No matter what kind of pool you choose options for accessorizing and customizing your new swimming area are virtually endless. The internet is a great tool. Browse local contractor's websites before choosing, and use pool sale and design sites to get ideas for your inground pool installation. And of course, remember to have fun making your pool your very own.
Brian Benko at Inground Pools offers the best ideas and information about in ground pools. Visit Inground Pools for the latest in maintenance, safety and pool information.
Inground pools come in so many varieties, the options are limitless. Detachable inground pool accessories like diving boards, slides and tunnels can also provide hours of fun for your family. Heating your pool with solar power is an easy way to save big money on your power bill if you choose to heat your pool.
You can install an alarm in your inground pool so that if a child gets close to the water, the alarm will sound inside or outside your home.
Browse local contractor's websites before choosing, and use pool sale and design sites to get ideas for your inground pool installation.
Managed services is a broad term for outsourcing many functions in business. Medium and small business owners will find that IT companies offer varying descriptions of what they consider managed IT service packages.
Managed Services Defined
Wikipedia defines managed services as "the practice of outsourcing day-to-day management responsibilities and functions as a strategic method for improving operations and cutting expenses. This can include outsourcing HR-activities, production support and lifecycle build/maintenance activities."
Over at the MSP Alliance, they describe it as "the proactive management of an IT (Information Technology) asset or object, by a third party typically known as a MSP, on behalf of a customer. The operative distinction that sets apart a MSP is the proactive delivery of their service, as compared to reactive IT services, which have been around for decades."
Gartner defines a MSP as a company that "delivers network, system, application and e-management services across a network to multiple enterprises, using a "pay as you go" pricing model. A "pure play" MSP focuses on management services as its core offering. In addition, the MSP market includes offerings from other providers - including application service providers (ASPs), Web hosting companies and network service providers (NSPs) - that supplement their traditional offerings with management services."
Basically, the industry defines managed IT services as a program in which some portion of IT service is done proactively and with some sort of monthly fee. However, the process and results may vary depending on how the individual company approaches their support package.
Many IT support companies simply add some sort of service with a monitoring package for a nominal fee and call it managed services. On the other end of the spectrum, a full-time Managed Service Provider or MSP, will have an end-to-end platform in which they take responsibility for their clients' technology and a laser-like focus on improving the overall client experience and their technology results.
The Theory and Purpose
The basic theory behind the value of the service is that as a company grows and relies more on their technology, calling an IT company to resolve problems becomes cumbersome and costly. Some companies begin looking to have some proactive IT management mixed into their current strategy. There are many levels of monitoring and review in a proactive strategy. The overall goal should be to utilize the proactive activity to reduce the amount of reactive issues and business risks.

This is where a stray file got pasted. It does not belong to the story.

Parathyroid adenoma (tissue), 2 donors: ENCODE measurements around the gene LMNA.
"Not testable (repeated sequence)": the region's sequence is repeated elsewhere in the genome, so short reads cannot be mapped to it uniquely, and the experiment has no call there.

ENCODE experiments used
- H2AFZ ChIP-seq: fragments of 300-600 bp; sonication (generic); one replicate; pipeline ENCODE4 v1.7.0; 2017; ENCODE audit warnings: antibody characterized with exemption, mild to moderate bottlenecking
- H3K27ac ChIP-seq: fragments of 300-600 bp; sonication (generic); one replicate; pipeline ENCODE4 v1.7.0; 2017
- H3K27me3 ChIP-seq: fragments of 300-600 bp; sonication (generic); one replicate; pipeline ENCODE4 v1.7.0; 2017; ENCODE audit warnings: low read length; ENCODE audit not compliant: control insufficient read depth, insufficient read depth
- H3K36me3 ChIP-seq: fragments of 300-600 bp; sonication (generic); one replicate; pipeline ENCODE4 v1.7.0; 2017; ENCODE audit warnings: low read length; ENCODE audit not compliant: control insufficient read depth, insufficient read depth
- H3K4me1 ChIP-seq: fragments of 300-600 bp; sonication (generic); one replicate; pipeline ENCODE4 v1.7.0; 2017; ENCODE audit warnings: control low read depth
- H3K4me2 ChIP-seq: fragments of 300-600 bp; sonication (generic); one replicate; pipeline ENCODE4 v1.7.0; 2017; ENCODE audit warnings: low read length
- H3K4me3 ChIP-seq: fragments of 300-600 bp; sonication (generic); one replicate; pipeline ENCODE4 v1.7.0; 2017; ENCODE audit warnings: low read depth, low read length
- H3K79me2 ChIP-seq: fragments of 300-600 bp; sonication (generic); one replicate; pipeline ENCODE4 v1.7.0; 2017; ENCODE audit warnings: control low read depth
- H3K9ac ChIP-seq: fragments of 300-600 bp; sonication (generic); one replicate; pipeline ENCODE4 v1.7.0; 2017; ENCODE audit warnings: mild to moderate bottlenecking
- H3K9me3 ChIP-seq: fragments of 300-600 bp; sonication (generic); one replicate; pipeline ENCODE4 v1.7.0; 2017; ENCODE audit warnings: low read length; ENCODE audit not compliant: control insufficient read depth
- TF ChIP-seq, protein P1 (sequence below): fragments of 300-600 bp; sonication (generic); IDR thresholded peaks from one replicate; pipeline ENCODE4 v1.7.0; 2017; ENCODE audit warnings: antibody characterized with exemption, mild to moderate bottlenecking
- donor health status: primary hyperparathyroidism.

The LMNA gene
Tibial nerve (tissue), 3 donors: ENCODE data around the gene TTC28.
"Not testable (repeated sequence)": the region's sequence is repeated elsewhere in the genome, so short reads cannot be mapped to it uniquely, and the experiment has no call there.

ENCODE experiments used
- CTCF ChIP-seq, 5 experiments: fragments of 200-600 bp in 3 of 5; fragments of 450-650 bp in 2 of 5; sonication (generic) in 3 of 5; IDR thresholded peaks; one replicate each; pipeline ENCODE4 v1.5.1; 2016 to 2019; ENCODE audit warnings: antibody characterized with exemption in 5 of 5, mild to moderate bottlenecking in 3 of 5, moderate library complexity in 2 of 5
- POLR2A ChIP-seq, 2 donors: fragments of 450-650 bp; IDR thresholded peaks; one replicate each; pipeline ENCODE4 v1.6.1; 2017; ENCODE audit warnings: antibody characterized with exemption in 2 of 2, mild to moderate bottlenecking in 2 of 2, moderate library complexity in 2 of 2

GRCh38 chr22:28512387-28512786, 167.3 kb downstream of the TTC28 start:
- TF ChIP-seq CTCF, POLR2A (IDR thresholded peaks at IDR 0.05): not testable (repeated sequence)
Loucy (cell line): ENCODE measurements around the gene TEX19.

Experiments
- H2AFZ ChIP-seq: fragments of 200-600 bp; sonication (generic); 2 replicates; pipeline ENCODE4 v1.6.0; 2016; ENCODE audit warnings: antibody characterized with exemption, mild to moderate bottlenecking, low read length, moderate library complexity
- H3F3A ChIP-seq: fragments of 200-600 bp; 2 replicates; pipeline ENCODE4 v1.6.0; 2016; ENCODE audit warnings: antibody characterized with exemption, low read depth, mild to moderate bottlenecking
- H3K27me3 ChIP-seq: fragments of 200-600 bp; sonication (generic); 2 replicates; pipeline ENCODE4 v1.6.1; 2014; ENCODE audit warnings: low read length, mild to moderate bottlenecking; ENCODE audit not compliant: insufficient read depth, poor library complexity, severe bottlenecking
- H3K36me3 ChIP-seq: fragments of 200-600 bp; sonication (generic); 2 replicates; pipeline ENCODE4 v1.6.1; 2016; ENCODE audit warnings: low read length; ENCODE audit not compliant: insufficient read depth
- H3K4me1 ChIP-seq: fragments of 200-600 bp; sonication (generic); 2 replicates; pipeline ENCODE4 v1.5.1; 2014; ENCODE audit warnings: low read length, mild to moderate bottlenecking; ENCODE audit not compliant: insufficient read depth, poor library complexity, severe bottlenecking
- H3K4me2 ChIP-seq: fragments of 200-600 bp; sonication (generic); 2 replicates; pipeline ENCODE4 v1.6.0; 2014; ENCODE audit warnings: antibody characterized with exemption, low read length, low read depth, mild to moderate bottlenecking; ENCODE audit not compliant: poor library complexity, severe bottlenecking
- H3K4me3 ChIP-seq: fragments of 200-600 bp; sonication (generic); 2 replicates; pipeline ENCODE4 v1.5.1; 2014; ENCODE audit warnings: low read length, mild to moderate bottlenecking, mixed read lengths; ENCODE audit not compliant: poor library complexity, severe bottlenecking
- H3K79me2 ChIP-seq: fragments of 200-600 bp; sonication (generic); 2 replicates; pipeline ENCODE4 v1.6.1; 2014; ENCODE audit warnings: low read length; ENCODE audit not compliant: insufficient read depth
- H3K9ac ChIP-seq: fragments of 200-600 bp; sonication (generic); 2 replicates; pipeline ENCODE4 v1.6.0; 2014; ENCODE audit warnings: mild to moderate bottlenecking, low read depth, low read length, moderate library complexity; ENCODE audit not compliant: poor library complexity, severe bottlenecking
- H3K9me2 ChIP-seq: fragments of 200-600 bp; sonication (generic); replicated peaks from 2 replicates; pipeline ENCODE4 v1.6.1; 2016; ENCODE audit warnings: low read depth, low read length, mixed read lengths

Alternatively, some companies opt to hire an internal IT person. Managed services, when done properly, should offer companies a cost effective solution that reduces reactive problems and helps the client plan for future issues and business changes. Using economies of scale and through best practices refined and developed across a base of clients, a good managed services approach should certainly be more cost effective than hiring internally and deliver better results.
Variations of Managed Services
While the definition can be somewhat vague, the variations are also sometimes confusing. Listed below are some of the more common "managed services" offering that a person may come across. While some would argue that the most basic offerings are not managed services at all, they are included if only to illustrate how much variation exists.
A monitoring only package is the least expensive and least effective of any managed services approach. It probably should not be considered managed services, however, many MSP's use it as an entry level service at a low cost. Once an alert occurs, the IT support company calls the client to schedule the necessary resolution at an additional fee. This method may shorten the response time by an IT company but does not do much to make a real positive change for the client.
The next step for many companies, this approach allows for some issue remediation. The boundaries are usually specific and somewhat restrictive. This approach may offer a set amount of hours for reactive network support per a time period or include limited response for specific server, computer or other technical issues. Any problems that fall outside of the defined perimeters incur a service fee.
This approach allows for companies that employ their own internal IT personnel while utilizing the resources of a well-equipped and knowledgeable managed services IT company. Many times, a business has the need for a full-time technology employee for a specialized purpose. Typically, using this approach, the internal person can focus on his or her specific function and allow the managed services company handle the issues that occur outside of those perimeters. Using this model, the managed services company should be able to implement their process to positively affect the client's business while the employee is then not burdened by unnecessary distractions.
Note: Many companies feel the need to have an on-site person to more quickly respond to employee issues. When done properly, the managed services approach should focus on minimizing the need for a reactive response by avoiding most day-to-day issues, negating the need for an on-site technician.
Remote-Only Help Desk Support